Innovation in Education: The numbers show that teaching needs a new approach

November 7, 2023

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Dr. Judy Jankowski, CBA Head of School

In her recently published OpEd in The Virginian-Pilot, Dr. Jankowski describes how the pandemic and top down mandates have led to many families seeking alternative options for educating their children, and the changes in teaching that this shift requires.  

The profession of education is at a crossroads. In my 40 years as an educator, I’ve had the privilege of working with some truly amazing teachers, individuals with selfless dedication to their students and their craft. These educators were allowed the autonomy to integrate standard curriculum with joyful creativity, generating exceptional opportunities and outcomes for their students.

Sadly, this opportunity was severely curtailed in the public schools beginning in 2002 with the passage of No Child Left Behind (NCLB) and the requirement for standardized testing. With NCLB, the role of teachers was fundamentally changed. No longer would teachers be allowed to approach each new year fresh and craft their curriculum to meet the needs and interests of a new group of young minds. Rather, they would be judged on their adherence to prepackaged curriculum and their students’ ability to demonstrate mastery of that curriculum by filling in bubbles on a scantron form. The message to educators was “stick to the script.”

Fast forward to COVID. After two decades of strict instructional guidelines, in one day the entire narrative changed. Schools closed in March 2020 and the educational process as it had been practiced in public schools was completely disrupted.

The response in many major school systems was chaotic, at best. The expectation that educators would immediately find creative and innovative ways to address their students in virtual environments, after years of being forced into the box of NCLB, was wholly unfair to them. That some were able to take on the challenge is remarkable. That some could not is unsurprising.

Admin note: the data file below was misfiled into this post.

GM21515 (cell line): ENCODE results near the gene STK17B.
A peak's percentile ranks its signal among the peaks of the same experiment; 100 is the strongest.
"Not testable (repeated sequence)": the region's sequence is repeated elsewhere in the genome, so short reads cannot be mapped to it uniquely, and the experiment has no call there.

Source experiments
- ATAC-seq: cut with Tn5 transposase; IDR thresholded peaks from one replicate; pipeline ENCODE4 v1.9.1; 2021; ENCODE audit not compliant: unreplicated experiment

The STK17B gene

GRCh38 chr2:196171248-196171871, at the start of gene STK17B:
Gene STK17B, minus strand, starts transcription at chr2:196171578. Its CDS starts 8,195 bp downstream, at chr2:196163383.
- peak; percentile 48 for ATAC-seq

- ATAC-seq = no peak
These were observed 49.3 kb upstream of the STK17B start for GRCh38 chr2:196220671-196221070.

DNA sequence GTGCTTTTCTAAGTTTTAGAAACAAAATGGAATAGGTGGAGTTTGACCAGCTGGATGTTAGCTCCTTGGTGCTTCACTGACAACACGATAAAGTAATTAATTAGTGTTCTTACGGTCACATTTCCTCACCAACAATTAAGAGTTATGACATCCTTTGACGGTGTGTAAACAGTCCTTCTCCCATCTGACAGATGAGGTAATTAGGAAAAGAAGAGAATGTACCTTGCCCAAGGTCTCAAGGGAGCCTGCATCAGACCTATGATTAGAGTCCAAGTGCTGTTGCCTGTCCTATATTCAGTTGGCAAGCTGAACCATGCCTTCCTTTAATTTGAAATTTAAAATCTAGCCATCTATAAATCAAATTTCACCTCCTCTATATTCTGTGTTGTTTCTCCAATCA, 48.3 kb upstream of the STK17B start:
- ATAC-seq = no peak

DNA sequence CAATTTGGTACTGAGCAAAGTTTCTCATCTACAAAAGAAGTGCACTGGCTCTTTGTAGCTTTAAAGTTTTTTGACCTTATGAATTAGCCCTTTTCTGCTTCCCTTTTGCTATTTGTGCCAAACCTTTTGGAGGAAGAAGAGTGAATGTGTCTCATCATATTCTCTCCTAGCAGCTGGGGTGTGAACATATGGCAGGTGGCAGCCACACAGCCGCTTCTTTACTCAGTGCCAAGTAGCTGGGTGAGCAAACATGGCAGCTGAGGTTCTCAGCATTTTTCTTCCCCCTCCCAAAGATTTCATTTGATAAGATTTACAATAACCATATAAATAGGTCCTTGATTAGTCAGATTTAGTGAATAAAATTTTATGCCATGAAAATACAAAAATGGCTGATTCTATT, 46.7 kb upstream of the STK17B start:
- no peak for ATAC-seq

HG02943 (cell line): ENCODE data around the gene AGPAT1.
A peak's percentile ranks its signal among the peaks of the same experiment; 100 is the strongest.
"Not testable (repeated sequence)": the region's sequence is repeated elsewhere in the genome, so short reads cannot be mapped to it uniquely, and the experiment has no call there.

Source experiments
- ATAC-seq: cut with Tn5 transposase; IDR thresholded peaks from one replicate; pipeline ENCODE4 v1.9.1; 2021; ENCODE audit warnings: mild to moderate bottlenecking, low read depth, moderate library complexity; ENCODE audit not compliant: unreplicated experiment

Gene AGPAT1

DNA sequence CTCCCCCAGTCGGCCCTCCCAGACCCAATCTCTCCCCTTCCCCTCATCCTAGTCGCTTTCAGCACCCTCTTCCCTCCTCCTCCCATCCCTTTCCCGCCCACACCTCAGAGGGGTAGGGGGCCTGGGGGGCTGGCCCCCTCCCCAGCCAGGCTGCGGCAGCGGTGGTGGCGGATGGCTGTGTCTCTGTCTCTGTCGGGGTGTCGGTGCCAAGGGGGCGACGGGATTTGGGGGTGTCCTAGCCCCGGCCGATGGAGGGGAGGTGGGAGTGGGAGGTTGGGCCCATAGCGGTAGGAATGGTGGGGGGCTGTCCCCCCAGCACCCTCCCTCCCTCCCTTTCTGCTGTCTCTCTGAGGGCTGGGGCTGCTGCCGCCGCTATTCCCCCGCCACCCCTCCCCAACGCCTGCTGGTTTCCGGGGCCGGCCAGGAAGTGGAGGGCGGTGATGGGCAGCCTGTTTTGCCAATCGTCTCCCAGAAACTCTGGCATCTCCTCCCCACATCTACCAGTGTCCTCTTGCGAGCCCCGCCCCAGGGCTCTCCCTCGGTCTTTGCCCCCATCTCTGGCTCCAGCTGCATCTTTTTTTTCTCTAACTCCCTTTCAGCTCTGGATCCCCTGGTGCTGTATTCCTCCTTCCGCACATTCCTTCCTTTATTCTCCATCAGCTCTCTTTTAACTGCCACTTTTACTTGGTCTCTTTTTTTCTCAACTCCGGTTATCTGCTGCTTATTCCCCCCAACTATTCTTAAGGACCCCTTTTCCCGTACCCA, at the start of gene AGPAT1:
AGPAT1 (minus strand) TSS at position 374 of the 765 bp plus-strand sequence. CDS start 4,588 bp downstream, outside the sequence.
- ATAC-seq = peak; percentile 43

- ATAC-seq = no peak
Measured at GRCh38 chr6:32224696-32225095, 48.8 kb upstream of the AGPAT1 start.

Ultimately, the result was an exodus from the profession the likes of which had never been seen before. The largest group to leave were teachers of retirement age, as one might expect. But even many younger educators made a choice to change career paths. The results of their departure have created a dire situation. A recent study from the state of Michigan showed that while teacher vacancies have nearly doubled, the number of students enrolling in colleges of education has declined by half.

This information is not new or surprising, either to educators or the public. What is surprising is the lack of a cogent public policy to address it. Several states are creating pipelines within their traditional schools to assist teaching assistants or career switchers to find an expedited path to teaching. While these are productive steps, they keep the profession on a path that embraces the status quo. Education needs an overhaul the likes of which it has not seen since the early 1900s. It’s time for us to stop talking about “21st century education” and start inventing it.

During COVID, the number of children being educated outside of the public school system grew exponentially. Families needed educational options, and ingenuity won out. Learning pods, homeschools, independent/private schools, virtual schools and many other configurations were born, or grew, out of necessity. Families discovered new and exciting models of education for their children that better served their individual needs. As a result, today there are nearly 3 million fewer children enrolled in public schools nationally than pre-pandemic.

The pandemic mandated change in so many businesses and professions. Those who managed it most successfully accepted the challenges and embraced the opportunities presented. Today, education faces the challenge of a drought of young people interested in teaching. It’s time for us to rethink the profession, to rethink curriculum and to rethink how it is delivered. We learned a lot about virtual learning during the pandemic, so let’s use those lessons to create new virtual and hybrid learning environments that provide personalized learning opportunities. If we choose as a society to “stick to the script,” we will lose the momentum and creativity that the past three years has offered us. It’s time to turn the page and write the next chapter in the future of education.

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